Zoekresultaat: 3 artikelen

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    This article collects publications in this journal about the emergence and effects of legislation. It covers the developments and results of research of the last four decades. First it is concluded that there has been considerable attention to the subject. Second a clear broadening and (theoretical) deepening from different perspectives can be observed. Social-legal research of legislation also appears to have specific characteristics. Subsequently, various points of attention are pointed out, such as more attention to the relationship between legal characteristics and effects, more variation in research methods and more systematic theory-driven research. Finally, attention is drawn to the relationship between (the working of) legislation and social transformations such as globalization, digitization and the increasing and profound influence of social media in society.


Bert Niemeijer
Bert Niemeijer is rector van de Academies voor Wetgeving en Overheidsjuristen in Den Haag en bijzonder hoogleraar Empirische Rechtssociologie aan de Vrije Universiteit Amsterdam. Hij is lid en voorzitter van de redactie geweest en is op dit moment lid van de redactieraad.
Article

Access_open How Far Should the State Go to Counter Prejudice?

A Positive State Obligation to Counter Dehumanisation

Tijdschrift Erasmus Law Review, Aflevering 3 2020
Trefwoorden prejudice, soft paternalism, empathy, liberalism, employment discrimination, access to goods and services
Auteurs Ioanna Tourkochoriti
SamenvattingAuteursinformatie

    This article argues that it is legitimate for the state to practice soft paternalism towards changing hearts and minds in order to prevent behaviour that is discriminatory. Liberals accept that it is not legitimate for the state to intervene in order to change how people think because ideas and beliefs are wrong in themselves. It is legitimate for the state to intervene with the actions of a person only when there is a risk of harm to others and when there is a threat to social coexistence. Preventive action of the state is legitimate if we consider the immaterial and material harm that discrimination causes. It causes harm to the social standing of the person, psychological harm, economic and existential harm. All these harms threaten peaceful social coexistence. This article traces a theory of permissible government action. Research in the areas of behavioural psychology, neuroscience and social psychology indicates that it is possible to bring about a change in hearts and minds. Encouraging a person to adopt the perspective of the person who has experienced discrimination can lead to empathetic understanding. This, can lead a person to critically evaluate her prejudice. The paper argues that soft paternalism towards changing hearts and minds is legitimate in order to prevent harm to others. It attempts to legitimise state coercion in order to eliminate prejudice and broader social patterns of inequality and marginalisation. And it distinguishes between appropriate and non-appropriate avenues the state could pursue in order to eliminate prejudice. Policies towards eliminating prejudice should address the rational and the emotional faculties of a person. They should aim at using methods and techniques that focus on persuasion and reduce coercion. They should raise awareness of what prejudice is and how it works in order to facilitate well-informed voluntary decisions. The version of soft paternalism towards changing minds and attitudes defended in this article makes it consistent with liberalism.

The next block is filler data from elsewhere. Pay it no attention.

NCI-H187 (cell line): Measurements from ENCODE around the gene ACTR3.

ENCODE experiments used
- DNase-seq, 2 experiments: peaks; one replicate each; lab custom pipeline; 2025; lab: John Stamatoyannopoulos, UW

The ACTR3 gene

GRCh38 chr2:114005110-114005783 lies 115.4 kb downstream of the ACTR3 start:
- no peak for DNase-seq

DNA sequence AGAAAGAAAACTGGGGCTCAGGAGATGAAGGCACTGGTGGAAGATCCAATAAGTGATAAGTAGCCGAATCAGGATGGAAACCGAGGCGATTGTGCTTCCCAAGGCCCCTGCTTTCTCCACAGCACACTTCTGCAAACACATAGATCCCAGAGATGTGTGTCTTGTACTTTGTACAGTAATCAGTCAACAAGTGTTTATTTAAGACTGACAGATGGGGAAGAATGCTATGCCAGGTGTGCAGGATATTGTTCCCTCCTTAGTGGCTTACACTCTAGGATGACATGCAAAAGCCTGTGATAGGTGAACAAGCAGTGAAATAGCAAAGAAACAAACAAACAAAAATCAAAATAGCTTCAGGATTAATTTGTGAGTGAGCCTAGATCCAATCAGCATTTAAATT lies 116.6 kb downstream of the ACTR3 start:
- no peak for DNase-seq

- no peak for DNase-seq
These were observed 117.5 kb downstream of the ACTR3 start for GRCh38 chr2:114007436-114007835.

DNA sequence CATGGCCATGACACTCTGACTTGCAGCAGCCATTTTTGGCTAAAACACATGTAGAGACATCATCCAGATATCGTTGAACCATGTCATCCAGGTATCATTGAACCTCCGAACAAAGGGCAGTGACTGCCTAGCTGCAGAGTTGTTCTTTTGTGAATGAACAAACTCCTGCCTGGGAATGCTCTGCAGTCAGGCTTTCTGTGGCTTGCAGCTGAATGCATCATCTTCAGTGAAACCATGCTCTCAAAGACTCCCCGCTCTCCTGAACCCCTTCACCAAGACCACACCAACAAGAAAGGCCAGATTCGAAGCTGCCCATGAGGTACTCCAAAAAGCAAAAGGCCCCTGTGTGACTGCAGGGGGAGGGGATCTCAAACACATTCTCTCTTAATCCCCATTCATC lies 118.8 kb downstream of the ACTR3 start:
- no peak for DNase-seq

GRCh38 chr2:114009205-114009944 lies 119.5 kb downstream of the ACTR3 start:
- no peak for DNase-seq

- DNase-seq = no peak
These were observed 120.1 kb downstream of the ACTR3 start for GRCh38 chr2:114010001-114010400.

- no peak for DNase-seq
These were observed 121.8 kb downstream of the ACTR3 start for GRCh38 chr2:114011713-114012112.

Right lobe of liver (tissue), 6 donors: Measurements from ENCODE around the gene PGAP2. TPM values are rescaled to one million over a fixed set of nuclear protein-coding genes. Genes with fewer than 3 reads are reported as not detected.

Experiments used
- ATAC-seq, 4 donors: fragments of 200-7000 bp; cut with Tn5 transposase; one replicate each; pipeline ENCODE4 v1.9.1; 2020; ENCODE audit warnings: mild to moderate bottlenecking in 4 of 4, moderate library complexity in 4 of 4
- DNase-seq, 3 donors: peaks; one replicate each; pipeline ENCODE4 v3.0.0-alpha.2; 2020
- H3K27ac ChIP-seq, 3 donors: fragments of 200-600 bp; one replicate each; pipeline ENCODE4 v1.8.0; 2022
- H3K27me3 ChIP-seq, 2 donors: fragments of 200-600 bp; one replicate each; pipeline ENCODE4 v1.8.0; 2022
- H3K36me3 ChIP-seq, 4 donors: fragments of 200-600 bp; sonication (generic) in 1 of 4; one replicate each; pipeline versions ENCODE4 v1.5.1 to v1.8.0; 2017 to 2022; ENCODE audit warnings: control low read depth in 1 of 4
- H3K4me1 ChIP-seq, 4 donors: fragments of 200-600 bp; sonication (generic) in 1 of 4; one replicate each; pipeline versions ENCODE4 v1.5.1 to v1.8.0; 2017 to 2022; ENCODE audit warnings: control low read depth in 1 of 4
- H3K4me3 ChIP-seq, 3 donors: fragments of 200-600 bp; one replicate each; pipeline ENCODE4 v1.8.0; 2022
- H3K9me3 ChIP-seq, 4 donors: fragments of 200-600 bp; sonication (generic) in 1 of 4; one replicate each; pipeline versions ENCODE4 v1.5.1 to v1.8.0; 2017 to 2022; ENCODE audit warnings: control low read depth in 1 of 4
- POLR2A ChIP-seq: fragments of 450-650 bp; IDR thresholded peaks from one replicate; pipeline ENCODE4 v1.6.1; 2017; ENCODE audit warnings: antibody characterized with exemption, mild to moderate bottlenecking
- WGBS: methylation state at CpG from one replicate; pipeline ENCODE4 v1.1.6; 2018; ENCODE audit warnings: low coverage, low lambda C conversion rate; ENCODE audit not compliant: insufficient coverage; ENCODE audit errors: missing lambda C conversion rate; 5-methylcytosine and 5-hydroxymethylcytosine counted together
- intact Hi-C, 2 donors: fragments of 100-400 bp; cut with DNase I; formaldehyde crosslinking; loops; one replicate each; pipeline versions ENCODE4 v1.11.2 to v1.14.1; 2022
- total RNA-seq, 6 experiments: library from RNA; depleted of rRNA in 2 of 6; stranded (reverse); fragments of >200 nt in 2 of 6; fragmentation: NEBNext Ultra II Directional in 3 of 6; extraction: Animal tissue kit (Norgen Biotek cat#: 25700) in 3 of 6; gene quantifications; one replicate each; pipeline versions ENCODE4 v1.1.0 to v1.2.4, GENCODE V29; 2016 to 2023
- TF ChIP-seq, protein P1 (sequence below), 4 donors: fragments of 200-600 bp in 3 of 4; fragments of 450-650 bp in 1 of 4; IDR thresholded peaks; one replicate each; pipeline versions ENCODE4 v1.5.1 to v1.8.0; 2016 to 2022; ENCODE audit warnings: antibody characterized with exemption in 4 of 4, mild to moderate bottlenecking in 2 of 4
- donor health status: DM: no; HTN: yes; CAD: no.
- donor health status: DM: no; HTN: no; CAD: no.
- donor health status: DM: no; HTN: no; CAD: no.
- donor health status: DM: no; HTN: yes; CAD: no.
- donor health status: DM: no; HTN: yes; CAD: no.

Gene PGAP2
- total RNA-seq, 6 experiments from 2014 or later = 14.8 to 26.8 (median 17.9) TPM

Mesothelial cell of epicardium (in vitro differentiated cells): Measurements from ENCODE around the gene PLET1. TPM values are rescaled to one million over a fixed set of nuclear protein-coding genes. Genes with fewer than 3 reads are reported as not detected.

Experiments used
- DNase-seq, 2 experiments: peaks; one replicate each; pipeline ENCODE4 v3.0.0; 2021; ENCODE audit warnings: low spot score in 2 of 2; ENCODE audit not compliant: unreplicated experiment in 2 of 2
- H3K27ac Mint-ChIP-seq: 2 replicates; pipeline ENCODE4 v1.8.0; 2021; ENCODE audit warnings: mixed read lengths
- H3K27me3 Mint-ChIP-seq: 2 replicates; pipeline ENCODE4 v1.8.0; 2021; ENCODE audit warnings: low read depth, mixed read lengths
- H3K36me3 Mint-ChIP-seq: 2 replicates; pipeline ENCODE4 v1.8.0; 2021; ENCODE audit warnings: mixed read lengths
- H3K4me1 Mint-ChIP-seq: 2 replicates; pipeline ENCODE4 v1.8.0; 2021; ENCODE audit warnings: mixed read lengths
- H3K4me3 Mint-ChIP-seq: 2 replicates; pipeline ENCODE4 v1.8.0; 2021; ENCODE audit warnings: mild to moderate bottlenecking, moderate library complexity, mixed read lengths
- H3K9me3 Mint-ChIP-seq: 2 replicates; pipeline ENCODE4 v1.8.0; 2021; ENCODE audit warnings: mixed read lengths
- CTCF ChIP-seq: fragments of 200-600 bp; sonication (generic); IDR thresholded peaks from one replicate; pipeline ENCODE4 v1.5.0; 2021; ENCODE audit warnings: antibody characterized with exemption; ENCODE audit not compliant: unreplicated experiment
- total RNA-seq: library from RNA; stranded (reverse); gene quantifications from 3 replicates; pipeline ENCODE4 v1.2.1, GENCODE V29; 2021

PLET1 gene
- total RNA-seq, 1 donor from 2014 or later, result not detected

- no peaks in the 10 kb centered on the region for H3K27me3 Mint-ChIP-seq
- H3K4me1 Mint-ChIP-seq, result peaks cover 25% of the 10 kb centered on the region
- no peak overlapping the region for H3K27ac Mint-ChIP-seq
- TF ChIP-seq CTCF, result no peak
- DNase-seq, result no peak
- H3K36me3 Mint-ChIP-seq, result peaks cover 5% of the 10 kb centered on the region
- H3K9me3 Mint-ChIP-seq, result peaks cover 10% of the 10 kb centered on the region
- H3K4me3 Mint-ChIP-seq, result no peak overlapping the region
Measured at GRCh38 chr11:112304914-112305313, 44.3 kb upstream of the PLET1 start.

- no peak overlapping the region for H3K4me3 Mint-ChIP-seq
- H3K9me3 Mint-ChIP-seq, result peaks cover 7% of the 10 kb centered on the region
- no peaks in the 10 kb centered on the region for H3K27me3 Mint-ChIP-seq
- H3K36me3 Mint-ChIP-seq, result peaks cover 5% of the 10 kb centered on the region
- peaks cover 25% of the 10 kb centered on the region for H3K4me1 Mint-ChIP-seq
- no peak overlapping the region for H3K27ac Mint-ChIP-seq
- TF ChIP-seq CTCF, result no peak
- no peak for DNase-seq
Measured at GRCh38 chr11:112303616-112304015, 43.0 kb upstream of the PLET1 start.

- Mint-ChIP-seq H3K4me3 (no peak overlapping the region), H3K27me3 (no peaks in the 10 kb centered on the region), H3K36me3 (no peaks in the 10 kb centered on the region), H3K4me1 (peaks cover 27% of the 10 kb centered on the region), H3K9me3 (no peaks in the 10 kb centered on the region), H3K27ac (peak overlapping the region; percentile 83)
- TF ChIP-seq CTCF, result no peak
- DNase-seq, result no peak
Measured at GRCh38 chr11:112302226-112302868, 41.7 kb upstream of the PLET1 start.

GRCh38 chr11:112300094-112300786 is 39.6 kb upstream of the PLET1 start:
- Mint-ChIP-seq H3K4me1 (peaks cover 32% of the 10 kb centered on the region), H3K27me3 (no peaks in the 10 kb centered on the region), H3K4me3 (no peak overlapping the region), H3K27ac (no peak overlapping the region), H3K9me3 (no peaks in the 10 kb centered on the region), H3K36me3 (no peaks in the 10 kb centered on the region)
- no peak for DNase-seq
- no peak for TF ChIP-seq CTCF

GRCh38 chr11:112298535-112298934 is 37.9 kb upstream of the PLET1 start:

Ioanna Tourkochoriti
Ioanna Tourkochoriti is Lecturer Above the Bar, NUI Galway School of Law.
Inleiding

De Omgevingswet: nieuw ruimtelijk recht(?)

Tijdschrift Recht der Werkelijkheid, Aflevering 2 2019
Trefwoorden Environment and Planning Act, Administrative Law reform, Spatial Planning, Prefigurative Law, Outsourced Law
Auteurs Dr. mr. Tobias Arnoldussen en dr. mr. Danielle Chevalier
SamenvattingAuteursinformatie

    The Environment and Planning Act (EPA), which will enter into force in 2021, has been called the most influential legislative reform in the Netherlands since World War II. This article forms the introduction to a special issue devoted to the EPA, in which scholars from various disciplines reflect on the societal and legal ramifications of this new act. The authors introduce the different articles but also offer their perspective on the emergence of this new field of research. Socio-legal research into such a vast new regulatory field benefits from the application of multiple perspectives and different research methods. Conspicuously, the authors of the various articles differ on how to assess the new regulation of Dutch spatial planning. Some are pessimistic, others strike a more optimistic note. In this introduction two more perspectives on the law are offered. The perspective of prefigurative law (Davina Cooper) embodies the more optimistic view, whilst the perspective of outsourced law (Pauline Westerman) sides with the pessimists.


Dr. mr. Tobias Arnoldussen
Tobias Arnoldussen is universitair docent Rechtstheorie aan de Universiteit van Tilburg en verbonden aan het department ‘public law and governance’.

dr. mr. Danielle Chevalier
Danielle Chevalier is universitair docent Recht en Samenleving aan de Universiteit Leiden en verbonden aan het Van Vollenhoven Instituut voor Recht, Bestuur en Samenleving.
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